Power integrity optimization
SoC clock designers are well aware of the impact of PI degradation on clocking. Clock edge jitter is a direct consequence
of transient (or AC) supply noise. DC voltage differences contribute to clock skew variation in different parts of the chip.
Clock edge rates also depend on available supply differential [4]. These aspects of clock signal integrity impact both performance
and power consumption. But less clear is the converse: the impact of clocking upon power integrity. And its consequence upon
chip performance/power.
What is often also unclear is the attribute of PI degradation that has the most impact on chip performance. Is it Droop,
a transient response of a power grid segment to
a current stimulus? Or Drop, a static (or averaged) counterpart? Or a vector combination? How, where, and when do these aspects impact
IP block/chip function? And what measure of PI degradation must a chip/IP Block designer pay careful attention to?
A decade ago, we looked at this aspect to answer a customer's simple query [1].
Should corner caps, part of an IO Ring on a separate power domain, connect into the core power grid? Figure 1 shows noise simulation
results on the chip derived from an old version of PIFP, a Continuum simulator.
Figure 1: Spatiotemporal power grid noise simulation w/wo IO Ring corner caps
The chip was a CMOS Clock Generator. Its specific function brought PI degradation and clocking performance into direct
conflict. Spatiotemporal simulations in PIFP [3]
showed that though peak chip noise (DVD) reduced by ~10mV with corner caps connecting to the core power grid, noise at clock
buffer locations in the chip increased noticably. The decision then involved a tradeoff between hot spot noise amplitude and
increased spread of noise.
In 'PI Continuum Simulation: Load modulation,'
we explored the PI impact of clockdomain splitting. A simplistic twodomain example indicated a potential for increased noise.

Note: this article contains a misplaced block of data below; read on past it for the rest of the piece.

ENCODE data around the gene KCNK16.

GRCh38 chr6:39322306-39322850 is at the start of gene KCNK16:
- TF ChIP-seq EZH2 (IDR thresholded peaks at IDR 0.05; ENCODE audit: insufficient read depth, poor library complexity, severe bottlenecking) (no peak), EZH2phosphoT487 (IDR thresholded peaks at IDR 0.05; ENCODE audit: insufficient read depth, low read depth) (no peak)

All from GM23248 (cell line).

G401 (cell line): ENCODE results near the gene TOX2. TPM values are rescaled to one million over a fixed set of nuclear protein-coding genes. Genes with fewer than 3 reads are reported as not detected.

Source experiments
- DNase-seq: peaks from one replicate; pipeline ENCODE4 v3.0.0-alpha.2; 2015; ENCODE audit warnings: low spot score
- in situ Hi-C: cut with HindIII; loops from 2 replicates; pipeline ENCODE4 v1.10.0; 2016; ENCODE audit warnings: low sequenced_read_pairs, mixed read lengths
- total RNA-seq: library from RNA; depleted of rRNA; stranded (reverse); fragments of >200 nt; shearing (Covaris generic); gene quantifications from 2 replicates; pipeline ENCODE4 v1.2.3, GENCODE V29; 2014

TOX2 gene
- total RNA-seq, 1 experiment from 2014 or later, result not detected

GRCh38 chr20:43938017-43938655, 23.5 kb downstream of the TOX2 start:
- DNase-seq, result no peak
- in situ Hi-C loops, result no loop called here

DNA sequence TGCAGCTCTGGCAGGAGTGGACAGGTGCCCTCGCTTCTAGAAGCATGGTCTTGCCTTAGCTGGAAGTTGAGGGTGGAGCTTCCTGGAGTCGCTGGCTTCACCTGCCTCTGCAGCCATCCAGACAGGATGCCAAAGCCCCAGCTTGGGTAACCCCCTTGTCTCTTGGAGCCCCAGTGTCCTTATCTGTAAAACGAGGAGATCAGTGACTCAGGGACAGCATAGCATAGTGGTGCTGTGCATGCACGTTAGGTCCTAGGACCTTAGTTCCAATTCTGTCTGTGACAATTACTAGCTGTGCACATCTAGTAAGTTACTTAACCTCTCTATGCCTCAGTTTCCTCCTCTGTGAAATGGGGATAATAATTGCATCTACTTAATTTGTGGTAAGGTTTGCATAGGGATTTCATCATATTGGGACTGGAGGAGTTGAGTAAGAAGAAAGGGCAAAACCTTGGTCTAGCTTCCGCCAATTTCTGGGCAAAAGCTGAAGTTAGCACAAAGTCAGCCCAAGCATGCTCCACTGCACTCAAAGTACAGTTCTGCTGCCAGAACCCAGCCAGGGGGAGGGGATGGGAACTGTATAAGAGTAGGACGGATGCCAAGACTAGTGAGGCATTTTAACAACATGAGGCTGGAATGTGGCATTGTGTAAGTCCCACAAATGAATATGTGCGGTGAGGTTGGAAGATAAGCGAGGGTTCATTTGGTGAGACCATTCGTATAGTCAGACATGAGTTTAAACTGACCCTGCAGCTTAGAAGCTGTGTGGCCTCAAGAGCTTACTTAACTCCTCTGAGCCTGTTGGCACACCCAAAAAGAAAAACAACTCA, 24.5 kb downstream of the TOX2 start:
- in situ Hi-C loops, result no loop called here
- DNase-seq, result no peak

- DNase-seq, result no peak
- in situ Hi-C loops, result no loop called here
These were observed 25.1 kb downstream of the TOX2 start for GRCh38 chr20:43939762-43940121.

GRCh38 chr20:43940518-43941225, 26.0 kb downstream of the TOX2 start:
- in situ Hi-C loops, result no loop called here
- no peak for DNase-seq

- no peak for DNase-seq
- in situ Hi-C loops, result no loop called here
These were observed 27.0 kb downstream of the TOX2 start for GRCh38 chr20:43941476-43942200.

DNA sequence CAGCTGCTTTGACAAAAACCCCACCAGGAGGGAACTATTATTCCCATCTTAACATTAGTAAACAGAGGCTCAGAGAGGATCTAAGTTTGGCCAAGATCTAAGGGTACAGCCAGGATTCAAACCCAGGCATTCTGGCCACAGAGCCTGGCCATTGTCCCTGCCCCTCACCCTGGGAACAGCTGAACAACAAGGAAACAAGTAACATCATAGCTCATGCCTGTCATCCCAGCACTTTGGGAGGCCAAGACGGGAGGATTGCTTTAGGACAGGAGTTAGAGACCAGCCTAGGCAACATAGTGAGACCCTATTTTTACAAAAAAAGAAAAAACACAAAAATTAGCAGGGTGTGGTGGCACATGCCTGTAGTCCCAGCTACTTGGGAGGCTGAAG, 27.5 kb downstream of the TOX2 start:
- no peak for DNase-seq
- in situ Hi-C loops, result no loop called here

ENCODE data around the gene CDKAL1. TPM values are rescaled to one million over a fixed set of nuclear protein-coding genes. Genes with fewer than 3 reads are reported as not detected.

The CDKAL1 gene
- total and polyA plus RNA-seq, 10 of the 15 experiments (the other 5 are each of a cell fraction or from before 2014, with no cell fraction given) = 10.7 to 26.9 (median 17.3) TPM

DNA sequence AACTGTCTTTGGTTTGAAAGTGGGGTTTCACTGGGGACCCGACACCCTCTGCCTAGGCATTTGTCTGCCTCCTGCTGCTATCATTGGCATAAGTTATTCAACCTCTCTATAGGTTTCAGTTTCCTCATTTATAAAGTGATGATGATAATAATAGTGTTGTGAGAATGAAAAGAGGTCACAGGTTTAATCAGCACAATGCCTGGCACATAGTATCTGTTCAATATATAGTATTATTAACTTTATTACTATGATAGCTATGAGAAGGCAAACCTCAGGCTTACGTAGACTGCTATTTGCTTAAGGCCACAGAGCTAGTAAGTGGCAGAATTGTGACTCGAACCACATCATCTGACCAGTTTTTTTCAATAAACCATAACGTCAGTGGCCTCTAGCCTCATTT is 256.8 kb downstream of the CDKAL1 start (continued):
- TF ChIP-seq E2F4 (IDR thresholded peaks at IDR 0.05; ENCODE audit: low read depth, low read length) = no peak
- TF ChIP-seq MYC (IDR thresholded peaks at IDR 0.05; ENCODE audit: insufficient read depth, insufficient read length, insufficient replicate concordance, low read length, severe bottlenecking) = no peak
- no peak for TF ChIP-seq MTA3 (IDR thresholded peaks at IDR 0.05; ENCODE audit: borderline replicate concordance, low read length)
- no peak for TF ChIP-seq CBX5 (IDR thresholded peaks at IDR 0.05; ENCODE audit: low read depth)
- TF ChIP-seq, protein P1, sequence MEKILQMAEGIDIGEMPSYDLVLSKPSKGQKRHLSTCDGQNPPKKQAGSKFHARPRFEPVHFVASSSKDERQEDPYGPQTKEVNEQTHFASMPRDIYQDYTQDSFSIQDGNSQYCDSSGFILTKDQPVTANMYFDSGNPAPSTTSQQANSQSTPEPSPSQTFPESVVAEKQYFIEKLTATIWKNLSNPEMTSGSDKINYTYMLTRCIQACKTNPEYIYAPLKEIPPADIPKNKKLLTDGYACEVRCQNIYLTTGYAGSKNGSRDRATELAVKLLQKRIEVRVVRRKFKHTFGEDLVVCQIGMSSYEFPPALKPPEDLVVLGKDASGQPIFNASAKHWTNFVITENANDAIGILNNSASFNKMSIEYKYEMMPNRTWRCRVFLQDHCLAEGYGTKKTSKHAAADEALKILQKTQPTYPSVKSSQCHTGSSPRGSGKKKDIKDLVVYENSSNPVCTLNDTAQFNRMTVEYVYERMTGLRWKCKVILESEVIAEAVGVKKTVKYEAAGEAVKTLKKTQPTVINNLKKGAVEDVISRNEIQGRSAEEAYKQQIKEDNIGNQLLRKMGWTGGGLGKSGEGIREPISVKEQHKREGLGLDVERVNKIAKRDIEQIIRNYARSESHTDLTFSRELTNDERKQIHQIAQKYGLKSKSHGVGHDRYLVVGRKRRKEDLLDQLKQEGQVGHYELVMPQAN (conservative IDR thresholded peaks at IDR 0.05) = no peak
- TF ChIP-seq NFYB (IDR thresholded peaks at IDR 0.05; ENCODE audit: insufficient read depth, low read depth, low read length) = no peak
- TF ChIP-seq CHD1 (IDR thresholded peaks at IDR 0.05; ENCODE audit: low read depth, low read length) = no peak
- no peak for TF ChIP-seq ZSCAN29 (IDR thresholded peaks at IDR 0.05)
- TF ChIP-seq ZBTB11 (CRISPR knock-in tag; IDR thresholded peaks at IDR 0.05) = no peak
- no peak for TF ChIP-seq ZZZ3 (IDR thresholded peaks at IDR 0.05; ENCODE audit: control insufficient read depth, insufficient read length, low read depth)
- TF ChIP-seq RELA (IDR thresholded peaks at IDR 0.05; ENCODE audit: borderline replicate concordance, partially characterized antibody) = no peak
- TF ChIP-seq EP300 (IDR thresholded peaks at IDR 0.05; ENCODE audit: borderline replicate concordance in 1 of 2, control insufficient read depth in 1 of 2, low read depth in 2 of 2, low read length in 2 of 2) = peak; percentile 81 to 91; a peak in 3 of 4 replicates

This article looks at clock edge dither that modulates load currents. We investigate the PI impact of more load current envelopes
at constant power consumption.
What Droop, Drop, or Spatial Noise Distribution, is critical PI degradation?
"It depends!" is a simple and evasive answer [2].
Yet depends it does. Simple experiments on arrays of logic gates show that delay differences depend on
the average supply voltage level, and are largely independent of noise waveform shape [4].
The integral of noise is thus an important measure. But peak noise during data transitions can cause races, hazards, and metastability.
Such noise can lead to incorrect data capture or even data bit flips. Average noise levels over memory arrays, often a large
part of SoC's, may have little to no effect. Substrate noise injection, determined by capacitance ratios, relates to the transient content, not the average level.
Clock and data jitter are also transientnoise related.
Visual, spatiotemporal, dynamic views of PI degradation help, more so than dry matrices of abstract numbers. Figures 2
and 3 illustrate the results of controlled clock edge dither and snapshots of corresponding power grid noise captured at its peak. The simulation model
and environment are the same as the Load Modulation experiment referred to above.
Figure 2: Block load current wave shapes produced by clock dither design
Figure 3: Power grid noise droop and distribution w/ load modulation
Discussion: Peak, Average, and Spatiotemporal Distribution of Noise
In a recent Planet Analog® article, NonCorrelation of Peak Noise and Peak Current, we saw that noise maxima often do not correlate with load
current peaks. A complex combination of noise